One of the few lines in the story stuck with me is the rule of equal exchange. Early in the game, Yaya teaches Koa that nature remains balanced when you respect that rule. If Koa has to chop down a tree, she should take a seed from that tree and plant a new one in its place. Following this basic rule is part of what makes the farming in Summer in Mara so satisfying.
As you journey around Mara, you gather new types of fruits, seeds to grow, and recipes to craft. There’s something almost therapeutic about finding a new kind of plant on an island, taking it back to your island to grow into a tree, and selling the literal fruits of your labor for profit.
But there’s more to the farming than just growing little fruit factories for you to harvest. You can cultivate every tree differently, both in shape and size. How you decide to do that is as much a question of efficiency as it is of aesthetics. While my island was barren and boring at the start of the game, later, it became a colorful paradise filled with trees of all kinds.
Summer in Mara isn’t just trees and fields, though. You can mine and fish, as well as raise farm animals. Throughout your adventures, you learn where are the best spots to find all kinds of fish, and which islands have all the best mining locations.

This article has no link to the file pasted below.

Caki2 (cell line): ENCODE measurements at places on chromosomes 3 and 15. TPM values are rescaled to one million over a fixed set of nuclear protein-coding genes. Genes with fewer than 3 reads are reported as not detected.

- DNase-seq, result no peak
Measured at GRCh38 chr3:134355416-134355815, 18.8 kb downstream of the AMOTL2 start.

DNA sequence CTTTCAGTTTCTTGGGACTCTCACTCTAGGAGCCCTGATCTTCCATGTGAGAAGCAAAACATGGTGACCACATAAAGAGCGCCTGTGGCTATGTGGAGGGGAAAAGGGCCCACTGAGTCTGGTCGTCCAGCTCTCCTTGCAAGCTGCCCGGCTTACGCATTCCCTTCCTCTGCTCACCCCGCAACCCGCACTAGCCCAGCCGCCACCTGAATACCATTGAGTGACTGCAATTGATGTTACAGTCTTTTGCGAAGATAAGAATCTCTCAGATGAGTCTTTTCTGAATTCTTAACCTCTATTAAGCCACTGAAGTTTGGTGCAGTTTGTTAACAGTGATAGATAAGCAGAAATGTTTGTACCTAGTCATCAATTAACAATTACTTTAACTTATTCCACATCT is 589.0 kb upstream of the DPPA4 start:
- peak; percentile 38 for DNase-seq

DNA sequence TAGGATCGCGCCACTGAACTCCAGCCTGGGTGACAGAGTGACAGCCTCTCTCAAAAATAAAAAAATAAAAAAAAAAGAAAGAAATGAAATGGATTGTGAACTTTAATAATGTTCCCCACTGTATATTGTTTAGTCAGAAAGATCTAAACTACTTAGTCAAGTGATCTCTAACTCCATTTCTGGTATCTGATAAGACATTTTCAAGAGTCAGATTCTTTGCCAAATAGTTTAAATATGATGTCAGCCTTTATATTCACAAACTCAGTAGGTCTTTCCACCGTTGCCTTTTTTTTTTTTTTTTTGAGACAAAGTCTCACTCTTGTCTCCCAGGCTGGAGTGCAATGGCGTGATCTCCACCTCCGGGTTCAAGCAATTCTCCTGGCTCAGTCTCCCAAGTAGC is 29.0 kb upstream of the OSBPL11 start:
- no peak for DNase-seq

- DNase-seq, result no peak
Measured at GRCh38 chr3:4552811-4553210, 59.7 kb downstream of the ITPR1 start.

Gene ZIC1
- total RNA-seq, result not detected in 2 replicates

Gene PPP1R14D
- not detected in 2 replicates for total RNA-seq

Come Sail Away With Me
Inspired by The Legend of Zelda: Wind Waker, Summer in Mara features a boat you can use to sail in between islands. Early on in the game, you fix Yaya’s old boat and can start sailing the sea. The sea of Mara works like a grid. Each square on that grid hosts a different island, much like in Wind Waker. As you progress through the story, you can upgrade your boat and sail to further tiles.
As you might imagine, there’s not a lot to see in the open sea. You can find floating barrels that you can sail over to gain items, and the occasional fishing or diving spot, but not much more than that. It’s up to the islands to scratch your sightseeing itch. While they are fun to explore, most islands don’t offer much to do. You’ll likely visit all of them at least once while completing side quests, so there’s no reason to go out of your way.